The GM considered His campaign, and what would happen if events continued to unfold in the way in which they were. According to both the nature of His campaign world, and the rules by which He was running it, the only obvious conclusion was a massive and inescapable TPK; the complete destruction of both the world and every character within it.

With every other reasonable option exhausted, the Good GM had to take a drastic step, and introduce a GMPC. He had to insert Himself into his game world, build a character according to the rules by which His universe operates, and interact directly with the players. It is not best practice, but if anyone could do it well, it’s Him. Nor did the GM stop being the GM just because he was also the GMPC. He is capable of being and doing both at once.

The GMPC walked amongst us, but didn’t try to overshadow us with His perfect knowledge of the plot, or make decisions on our behalf. The Good GM used Him well, giving us extra information, dropping hints and clues, pushing us gently back towards the plot.

We beat him up and looted his treasure.

No doubt holding His head in His hands even though He knew it was coming, and as much as perhaps He wanted to, the Good GM could not fix things by merely breaking the rules. If he did so, then the game became meaningless and pointless. Instead, he did the next best thing. He fudged.

Every GM occasionally has to ignore a dice roll or hand-wave a rule to further the plot, and the Good GM has been no exception. From our limited perspective within the game, we call such things ‘miracles’. However, if you ignore every dice roll and hand-wave every rule, then there’s no game left to play. The rules are there for a reason, and have to be followed, at least most of the time.

Now though it wasn’t simply ignoring a bad roll or conveniently forgetting an incidental rule for a moment or two. This time, He had to fudge the rules in a massive way, but without breaking the world or the game. He also had to do it in a manner which didn’t remove player agency; which avoided the dreaded and game-breaking railroads.

He found a way. The GM subverted His own rules, and the GMPC sacrificed himself to change the way the game was going, and pull us back from the brink of destruction. The plot isn’t over; it’s still up to us PCs to get back on track and follow the story to its conclusion. It’s up to us to ensure that we play in the best way possible, use our abilities and equipment to greatest effect, cooperate to maximise the overall capabilities of the vast player party in which we find ourselves, and eventually bring the campaign to the end the Good GM has envisioned all along, whatever that might be. Whatever it is, I believe that it will be the best of possible endings, both for the Good GM who so ardently desires the enjoyment and satisfaction of His players, and for those players and their PCs, for as long as the great Campaign runs, and for ever afterwards.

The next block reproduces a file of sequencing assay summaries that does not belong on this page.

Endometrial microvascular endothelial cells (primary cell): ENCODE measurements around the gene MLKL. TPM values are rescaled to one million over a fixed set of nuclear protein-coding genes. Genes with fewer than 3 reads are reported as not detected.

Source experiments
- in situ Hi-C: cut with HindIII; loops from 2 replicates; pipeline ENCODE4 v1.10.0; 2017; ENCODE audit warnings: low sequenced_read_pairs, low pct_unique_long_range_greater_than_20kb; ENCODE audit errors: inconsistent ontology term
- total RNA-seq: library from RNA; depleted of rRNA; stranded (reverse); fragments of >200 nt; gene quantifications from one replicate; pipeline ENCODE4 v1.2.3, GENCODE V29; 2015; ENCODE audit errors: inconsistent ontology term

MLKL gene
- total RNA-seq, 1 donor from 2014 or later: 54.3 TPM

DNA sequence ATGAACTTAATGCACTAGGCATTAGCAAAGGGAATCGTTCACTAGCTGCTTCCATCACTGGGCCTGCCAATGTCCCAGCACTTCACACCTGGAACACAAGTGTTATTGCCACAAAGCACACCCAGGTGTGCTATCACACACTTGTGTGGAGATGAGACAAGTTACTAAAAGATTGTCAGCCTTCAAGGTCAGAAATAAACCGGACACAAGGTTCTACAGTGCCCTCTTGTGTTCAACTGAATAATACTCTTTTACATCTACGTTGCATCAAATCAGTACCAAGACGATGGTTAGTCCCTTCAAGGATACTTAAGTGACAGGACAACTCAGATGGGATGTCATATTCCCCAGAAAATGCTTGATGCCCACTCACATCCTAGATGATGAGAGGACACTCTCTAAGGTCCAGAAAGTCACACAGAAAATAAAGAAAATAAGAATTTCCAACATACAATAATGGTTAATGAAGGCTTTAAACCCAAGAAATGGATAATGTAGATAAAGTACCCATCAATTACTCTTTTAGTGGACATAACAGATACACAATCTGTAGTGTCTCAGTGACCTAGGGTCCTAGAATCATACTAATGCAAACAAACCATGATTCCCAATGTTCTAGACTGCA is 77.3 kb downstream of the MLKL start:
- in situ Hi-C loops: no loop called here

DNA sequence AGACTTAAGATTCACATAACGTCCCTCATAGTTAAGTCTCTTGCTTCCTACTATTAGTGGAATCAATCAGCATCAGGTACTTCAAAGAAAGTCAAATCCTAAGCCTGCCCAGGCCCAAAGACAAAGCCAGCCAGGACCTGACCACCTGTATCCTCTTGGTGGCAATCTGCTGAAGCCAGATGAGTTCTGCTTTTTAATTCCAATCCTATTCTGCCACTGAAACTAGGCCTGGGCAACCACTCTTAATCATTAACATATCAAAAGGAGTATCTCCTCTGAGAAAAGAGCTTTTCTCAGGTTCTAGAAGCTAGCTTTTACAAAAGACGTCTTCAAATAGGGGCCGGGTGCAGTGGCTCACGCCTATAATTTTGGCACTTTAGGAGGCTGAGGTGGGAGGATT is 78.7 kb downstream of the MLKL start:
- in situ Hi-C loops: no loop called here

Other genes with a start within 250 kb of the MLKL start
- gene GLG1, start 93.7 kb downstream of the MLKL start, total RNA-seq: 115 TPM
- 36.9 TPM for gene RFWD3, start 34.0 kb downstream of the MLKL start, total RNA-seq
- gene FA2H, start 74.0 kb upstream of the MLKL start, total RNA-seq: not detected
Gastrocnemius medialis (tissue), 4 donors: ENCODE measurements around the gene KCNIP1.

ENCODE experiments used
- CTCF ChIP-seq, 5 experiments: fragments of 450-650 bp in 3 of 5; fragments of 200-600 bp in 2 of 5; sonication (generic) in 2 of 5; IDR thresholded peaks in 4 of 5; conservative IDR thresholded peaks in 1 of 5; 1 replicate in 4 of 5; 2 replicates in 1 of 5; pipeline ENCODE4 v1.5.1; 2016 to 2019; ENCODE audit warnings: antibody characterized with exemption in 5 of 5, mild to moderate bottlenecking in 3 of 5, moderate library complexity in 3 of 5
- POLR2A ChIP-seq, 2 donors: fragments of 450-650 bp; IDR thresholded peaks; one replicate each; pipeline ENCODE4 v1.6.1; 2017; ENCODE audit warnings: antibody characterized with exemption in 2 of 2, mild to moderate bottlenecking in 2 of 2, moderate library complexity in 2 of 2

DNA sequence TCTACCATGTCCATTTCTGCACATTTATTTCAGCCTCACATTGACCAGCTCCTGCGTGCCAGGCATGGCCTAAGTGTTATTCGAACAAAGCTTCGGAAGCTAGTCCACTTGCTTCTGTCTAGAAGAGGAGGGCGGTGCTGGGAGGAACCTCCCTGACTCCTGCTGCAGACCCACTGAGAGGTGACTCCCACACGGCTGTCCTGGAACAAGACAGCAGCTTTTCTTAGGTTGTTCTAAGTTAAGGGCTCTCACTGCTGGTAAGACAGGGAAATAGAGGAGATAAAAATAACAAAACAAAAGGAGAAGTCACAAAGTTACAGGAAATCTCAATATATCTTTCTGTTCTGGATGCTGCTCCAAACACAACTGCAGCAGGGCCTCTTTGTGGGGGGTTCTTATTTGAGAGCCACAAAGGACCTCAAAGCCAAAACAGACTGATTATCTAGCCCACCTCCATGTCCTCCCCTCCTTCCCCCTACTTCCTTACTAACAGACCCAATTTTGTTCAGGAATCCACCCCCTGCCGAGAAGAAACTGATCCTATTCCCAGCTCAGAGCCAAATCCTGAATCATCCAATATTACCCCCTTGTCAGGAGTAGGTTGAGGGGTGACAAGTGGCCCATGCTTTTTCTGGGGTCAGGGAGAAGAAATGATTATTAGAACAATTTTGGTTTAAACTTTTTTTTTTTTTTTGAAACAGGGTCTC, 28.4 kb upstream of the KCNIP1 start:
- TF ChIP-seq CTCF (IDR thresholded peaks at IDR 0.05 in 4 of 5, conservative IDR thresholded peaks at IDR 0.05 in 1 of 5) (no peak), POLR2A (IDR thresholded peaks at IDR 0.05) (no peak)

Saturday, 11 March 2017

The Small Kitchen Waltz

Time to inflict some more of my writing on you. I am, apparently, a ‘millennial’. For those of you unfamiliar with the term, it is a word used by trendy but idiotic people to pigeonhole every single person born between about 1980 and 2000. Because obviously generalisations made about such a broad range of ages, influenced as we have been by the rapid advances in communication technology over this period, must hold good. Ok, rant over.

One of the ‘millennial’ traits that does hold true is the fact that I do not own my own house; I’ve lived in a string of different rented flats and houses over the last decade. One common feature of such places, especially when shared with partners or housemates, is that the kitchen is usually woefully inadequate to requirements. As a result, when more than one of you wishes to use it, you are forced into an intricate dance in which you circle and weave around each other, often while holding hot pans or full kettles.

It is to people who have lived or still live in such circumstances that the below is respectfully dedicated. This is actually written as a song rather than a poem, and I do have a tune in mind. If you’re very unlucky and run into me in person I will share it with you.

The Small Kitchen Waltz

My darling we rented a small maisonette,
When we viewed it, it seemed rather ace.
But when we inspected one thing we neglected:
Does the kitchen have quite enough space?
It’s something we both should have noticed at once,
But really it’s neither our faults,
And we both can get in if we side-step and spin,
And we join in the Small Kitchen Waltz!

The space from the sink to the bin’s rather small,
From the fridge to the cooker’s not wide.
And when I am in it, you must wait a minute,
There’s no room to work side by side!
But if I step this way and you move around,
We can cook and wash up without halts.
And each day of the week we’ll be pressed cheek to cheek,
As we dance to the Small Kitchen Waltz!

As we join in the dance that’s been trodden before,
By those with no room to manoeuvre,
If you pass me the saucepan, and move to your left,
I can turn and then plug in the hoover.
Then I’ll move to the right, and we’ll circle again,
As you get down the spices and salts,
And my dear we’ll make do, though there’s no room for two,
We will circle and slide and we’ll spin to the side,
Taking our chance in this romantic dance,
As we master the Small Kitchen Waltz!

Copyright Thomas Jones 2017